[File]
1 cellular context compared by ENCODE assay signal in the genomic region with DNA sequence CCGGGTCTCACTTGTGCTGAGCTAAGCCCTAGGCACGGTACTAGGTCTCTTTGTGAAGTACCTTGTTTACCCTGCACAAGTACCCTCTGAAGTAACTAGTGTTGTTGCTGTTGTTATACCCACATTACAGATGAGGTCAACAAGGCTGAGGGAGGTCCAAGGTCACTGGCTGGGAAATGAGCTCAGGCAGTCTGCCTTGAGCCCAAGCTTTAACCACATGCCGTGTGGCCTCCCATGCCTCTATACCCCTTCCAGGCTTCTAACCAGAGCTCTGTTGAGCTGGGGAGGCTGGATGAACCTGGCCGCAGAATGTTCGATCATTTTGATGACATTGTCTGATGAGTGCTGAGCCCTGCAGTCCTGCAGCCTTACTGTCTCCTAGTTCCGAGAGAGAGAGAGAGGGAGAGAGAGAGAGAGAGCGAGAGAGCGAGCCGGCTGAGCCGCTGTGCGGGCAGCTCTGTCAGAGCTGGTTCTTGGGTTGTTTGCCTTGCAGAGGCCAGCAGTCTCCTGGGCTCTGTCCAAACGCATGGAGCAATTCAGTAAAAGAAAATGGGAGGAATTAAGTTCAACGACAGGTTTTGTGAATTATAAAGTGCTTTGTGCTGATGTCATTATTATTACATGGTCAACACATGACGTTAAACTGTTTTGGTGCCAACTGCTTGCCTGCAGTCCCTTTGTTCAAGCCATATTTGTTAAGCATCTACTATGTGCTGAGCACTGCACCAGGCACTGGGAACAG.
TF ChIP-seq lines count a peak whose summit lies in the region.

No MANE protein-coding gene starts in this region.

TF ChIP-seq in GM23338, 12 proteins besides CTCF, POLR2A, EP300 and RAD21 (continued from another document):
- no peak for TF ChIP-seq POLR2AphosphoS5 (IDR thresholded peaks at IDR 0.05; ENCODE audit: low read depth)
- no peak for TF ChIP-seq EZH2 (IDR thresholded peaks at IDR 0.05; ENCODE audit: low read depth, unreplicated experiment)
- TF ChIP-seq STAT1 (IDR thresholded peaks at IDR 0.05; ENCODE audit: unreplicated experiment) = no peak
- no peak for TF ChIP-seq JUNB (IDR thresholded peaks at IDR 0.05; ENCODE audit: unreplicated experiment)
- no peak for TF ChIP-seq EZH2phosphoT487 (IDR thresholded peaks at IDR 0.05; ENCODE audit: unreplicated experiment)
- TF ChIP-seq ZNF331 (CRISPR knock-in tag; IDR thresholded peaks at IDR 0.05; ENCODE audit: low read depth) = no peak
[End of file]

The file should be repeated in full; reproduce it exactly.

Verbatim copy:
1 cellular context compared by ENCODE assay signal in the genomic region with DNA sequence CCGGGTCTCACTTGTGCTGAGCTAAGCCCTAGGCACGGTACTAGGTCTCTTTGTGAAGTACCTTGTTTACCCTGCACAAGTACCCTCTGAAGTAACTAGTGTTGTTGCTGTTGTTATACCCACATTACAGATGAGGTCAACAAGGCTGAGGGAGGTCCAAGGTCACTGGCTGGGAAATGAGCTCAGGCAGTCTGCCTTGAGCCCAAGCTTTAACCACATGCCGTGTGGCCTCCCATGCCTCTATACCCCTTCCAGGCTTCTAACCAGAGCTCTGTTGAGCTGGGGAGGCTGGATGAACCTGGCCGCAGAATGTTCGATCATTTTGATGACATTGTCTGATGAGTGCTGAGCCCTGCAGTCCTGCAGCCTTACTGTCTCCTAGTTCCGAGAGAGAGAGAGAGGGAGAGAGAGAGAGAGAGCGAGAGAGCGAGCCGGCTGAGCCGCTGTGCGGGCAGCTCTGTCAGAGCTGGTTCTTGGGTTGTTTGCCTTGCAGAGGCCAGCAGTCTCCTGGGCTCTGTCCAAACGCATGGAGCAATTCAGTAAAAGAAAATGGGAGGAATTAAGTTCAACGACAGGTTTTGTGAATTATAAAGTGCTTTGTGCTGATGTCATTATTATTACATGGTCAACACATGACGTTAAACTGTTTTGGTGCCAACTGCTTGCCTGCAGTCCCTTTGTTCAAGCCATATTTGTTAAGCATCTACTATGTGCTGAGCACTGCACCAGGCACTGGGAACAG.
TF ChIP-seq lines count a peak whose summit lies in the region.

No MANE protein-coding gene starts in this region.

TF ChIP-seq in GM23338, 12 proteins besides CTCF, POLR2A, EP300 and RAD21 (continued from another document):
- no peak for TF ChIP-seq POLR2AphosphoS5 (IDR thresholded peaks at IDR 0.05; ENCODE audit: low read depth)
- no peak for TF ChIP-seq EZH2 (IDR thresholded peaks at IDR 0.05; ENCODE audit: low read depth, unreplicated experiment)
- TF ChIP-seq STAT1 (IDR thresholded peaks at IDR 0.05; ENCODE audit: unreplicated experiment) = no peak
- no peak for TF ChIP-seq JUNB (IDR thresholded peaks at IDR 0.05; ENCODE audit: unreplicated experiment)
- no peak for TF ChIP-seq EZH2phosphoT487 (IDR thresholded peaks at IDR 0.05; ENCODE audit: unreplicated experiment)
- TF ChIP-seq ZNF331 (CRISPR knock-in tag; IDR thresholded peaks at IDR 0.05; ENCODE audit: low read depth) = no peak